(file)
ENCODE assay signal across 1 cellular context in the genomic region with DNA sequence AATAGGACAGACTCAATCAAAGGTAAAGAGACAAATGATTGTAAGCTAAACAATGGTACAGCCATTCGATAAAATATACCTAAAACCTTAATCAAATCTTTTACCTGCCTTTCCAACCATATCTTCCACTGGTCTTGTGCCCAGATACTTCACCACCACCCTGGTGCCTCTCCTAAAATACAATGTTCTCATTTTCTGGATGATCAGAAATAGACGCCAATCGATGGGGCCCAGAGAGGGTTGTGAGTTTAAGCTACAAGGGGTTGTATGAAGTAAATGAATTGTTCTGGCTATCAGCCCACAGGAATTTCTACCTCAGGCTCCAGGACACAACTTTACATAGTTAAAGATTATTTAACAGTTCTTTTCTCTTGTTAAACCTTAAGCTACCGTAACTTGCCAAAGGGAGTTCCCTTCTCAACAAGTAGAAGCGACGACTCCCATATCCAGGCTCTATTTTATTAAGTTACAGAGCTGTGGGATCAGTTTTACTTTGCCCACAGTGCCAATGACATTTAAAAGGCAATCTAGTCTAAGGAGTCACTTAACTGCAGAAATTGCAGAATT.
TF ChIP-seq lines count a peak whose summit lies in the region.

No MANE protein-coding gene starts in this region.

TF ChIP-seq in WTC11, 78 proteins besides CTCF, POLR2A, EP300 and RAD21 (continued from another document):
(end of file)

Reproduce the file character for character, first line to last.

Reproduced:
ENCODE assay signal across 1 cellular context in the genomic region with DNA sequence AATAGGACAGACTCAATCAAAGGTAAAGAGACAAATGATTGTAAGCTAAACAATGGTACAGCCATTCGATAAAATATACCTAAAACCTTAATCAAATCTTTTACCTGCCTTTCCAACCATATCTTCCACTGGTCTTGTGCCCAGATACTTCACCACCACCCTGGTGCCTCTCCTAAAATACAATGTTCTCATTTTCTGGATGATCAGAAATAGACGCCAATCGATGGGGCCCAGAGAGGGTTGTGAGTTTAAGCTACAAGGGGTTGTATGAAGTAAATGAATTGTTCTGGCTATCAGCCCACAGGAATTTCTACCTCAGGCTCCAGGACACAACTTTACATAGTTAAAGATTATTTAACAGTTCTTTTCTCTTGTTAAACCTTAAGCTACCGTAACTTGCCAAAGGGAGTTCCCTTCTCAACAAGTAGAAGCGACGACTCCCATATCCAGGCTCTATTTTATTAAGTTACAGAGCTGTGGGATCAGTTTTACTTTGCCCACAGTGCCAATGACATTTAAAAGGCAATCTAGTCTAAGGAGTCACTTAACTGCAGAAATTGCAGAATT.
TF ChIP-seq lines count a peak whose summit lies in the region.

No MANE protein-coding gene starts in this region.

TF ChIP-seq in WTC11, 78 proteins besides CTCF, POLR2A, EP300 and RAD21 (continued from another document):